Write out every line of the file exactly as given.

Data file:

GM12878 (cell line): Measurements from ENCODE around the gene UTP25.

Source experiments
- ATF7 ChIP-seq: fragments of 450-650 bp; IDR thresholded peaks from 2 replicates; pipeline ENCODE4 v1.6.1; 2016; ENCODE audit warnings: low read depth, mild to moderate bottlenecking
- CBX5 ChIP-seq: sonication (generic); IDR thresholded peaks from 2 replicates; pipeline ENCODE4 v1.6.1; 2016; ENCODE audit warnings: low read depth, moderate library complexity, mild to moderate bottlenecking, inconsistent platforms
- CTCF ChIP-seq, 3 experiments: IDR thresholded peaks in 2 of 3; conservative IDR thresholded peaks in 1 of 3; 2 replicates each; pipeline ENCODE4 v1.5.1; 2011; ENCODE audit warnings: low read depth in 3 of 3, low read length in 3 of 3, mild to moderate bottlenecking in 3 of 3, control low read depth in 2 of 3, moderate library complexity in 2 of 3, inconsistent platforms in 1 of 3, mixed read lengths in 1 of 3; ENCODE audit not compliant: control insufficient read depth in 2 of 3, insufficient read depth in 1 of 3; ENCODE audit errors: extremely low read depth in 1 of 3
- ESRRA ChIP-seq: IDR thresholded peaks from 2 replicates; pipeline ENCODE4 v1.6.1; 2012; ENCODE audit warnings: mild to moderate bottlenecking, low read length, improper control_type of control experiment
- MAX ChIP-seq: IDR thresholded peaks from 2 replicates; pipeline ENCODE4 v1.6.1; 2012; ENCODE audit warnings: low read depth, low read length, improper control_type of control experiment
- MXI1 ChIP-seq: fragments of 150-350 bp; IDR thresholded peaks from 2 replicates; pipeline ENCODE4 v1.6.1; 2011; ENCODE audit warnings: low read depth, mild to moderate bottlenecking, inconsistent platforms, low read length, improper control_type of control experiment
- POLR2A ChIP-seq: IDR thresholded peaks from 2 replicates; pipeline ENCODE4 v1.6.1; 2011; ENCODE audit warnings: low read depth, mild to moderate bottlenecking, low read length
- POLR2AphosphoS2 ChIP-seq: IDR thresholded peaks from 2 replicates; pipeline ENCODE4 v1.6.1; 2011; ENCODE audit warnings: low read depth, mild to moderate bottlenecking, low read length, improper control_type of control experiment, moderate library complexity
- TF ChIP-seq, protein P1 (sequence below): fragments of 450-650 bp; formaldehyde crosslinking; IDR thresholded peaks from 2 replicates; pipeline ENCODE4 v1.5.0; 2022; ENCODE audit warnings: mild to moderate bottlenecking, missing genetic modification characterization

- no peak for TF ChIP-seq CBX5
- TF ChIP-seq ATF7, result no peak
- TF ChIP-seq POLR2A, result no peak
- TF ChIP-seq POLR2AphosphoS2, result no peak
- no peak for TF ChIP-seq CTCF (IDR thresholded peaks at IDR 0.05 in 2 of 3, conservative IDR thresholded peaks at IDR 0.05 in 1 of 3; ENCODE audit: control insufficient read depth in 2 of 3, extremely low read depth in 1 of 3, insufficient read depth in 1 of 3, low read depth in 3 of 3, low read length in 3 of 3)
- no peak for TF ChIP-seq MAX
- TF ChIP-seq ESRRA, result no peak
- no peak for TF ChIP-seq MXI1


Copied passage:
GM12878 (cell line): Measurements from ENCODE around the gene UTP25.

Source experiments
- ATF7 ChIP-seq: fragments of 450-650 bp; IDR thresholded peaks from 2 replicates; pipeline ENCODE4 v1.6.1; 2016; ENCODE audit warnings: low read depth, mild to moderate bottlenecking
- CBX5 ChIP-seq: sonication (generic); IDR thresholded peaks from 2 replicates; pipeline ENCODE4 v1.6.1; 2016; ENCODE audit warnings: low read depth, moderate library complexity, mild to moderate bottlenecking, inconsistent platforms
- CTCF ChIP-seq, 3 experiments: IDR thresholded peaks in 2 of 3; conservative IDR thresholded peaks in 1 of 3; 2 replicates each; pipeline ENCODE4 v1.5.1; 2011; ENCODE audit warnings: low read depth in 3 of 3, low read length in 3 of 3, mild to moderate bottlenecking in 3 of 3, control low read depth in 2 of 3, moderate library complexity in 2 of 3, inconsistent platforms in 1 of 3, mixed read lengths in 1 of 3; ENCODE audit not compliant: control insufficient read depth in 2 of 3, insufficient read depth in 1 of 3; ENCODE audit errors: extremely low read depth in 1 of 3
- ESRRA ChIP-seq: IDR thresholded peaks from 2 replicates; pipeline ENCODE4 v1.6.1; 2012; ENCODE audit warnings: mild to moderate bottlenecking, low read length, improper control_type of control experiment
- MAX ChIP-seq: IDR thresholded peaks from 2 replicates; pipeline ENCODE4 v1.6.1; 2012; ENCODE audit warnings: low read depth, low read length, improper control_type of control experiment
- MXI1 ChIP-seq: fragments of 150-350 bp; IDR thresholded peaks from 2 replicates; pipeline ENCODE4 v1.6.1; 2011; ENCODE audit warnings: low read depth, mild to moderate bottlenecking, inconsistent platforms, low read length, improper control_type of control experiment
- POLR2A ChIP-seq: IDR thresholded peaks from 2 replicates; pipeline ENCODE4 v1.6.1; 2011; ENCODE audit warnings: low read depth, mild to moderate bottlenecking, low read length
- POLR2AphosphoS2 ChIP-seq: IDR thresholded peaks from 2 replicates; pipeline ENCODE4 v1.6.1; 2011; ENCODE audit warnings: low read depth, mild to moderate bottlenecking, low read length, improper control_type of control experiment, moderate library complexity
- TF ChIP-seq, protein P1 (sequence below): fragments of 450-650 bp; formaldehyde crosslinking; IDR thresholded peaks from 2 replicates; pipeline ENCODE4 v1.5.0; 2022; ENCODE audit warnings: mild to moderate bottlenecking, missing genetic modification characterization

- no peak for TF ChIP-seq CBX5
- TF ChIP-seq ATF7, result no peak
- TF ChIP-seq POLR2A, result no peak
- TF ChIP-seq POLR2AphosphoS2, result no peak
- no peak for TF ChIP-seq CTCF (IDR thresholded peaks at IDR 0.05 in 2 of 3, conservative IDR thresholded peaks at IDR 0.05 in 1 of 3; ENCODE audit: control insufficient read depth in 2 of 3, extremely low read depth in 1 of 3, insufficient read depth in 1 of 3, low read depth in 3 of 3, low read length in 3 of 3)
- no peak for TF ChIP-seq MAX
- TF ChIP-seq ESRRA, result no peak
- no peak for TF ChIP-seq MXI1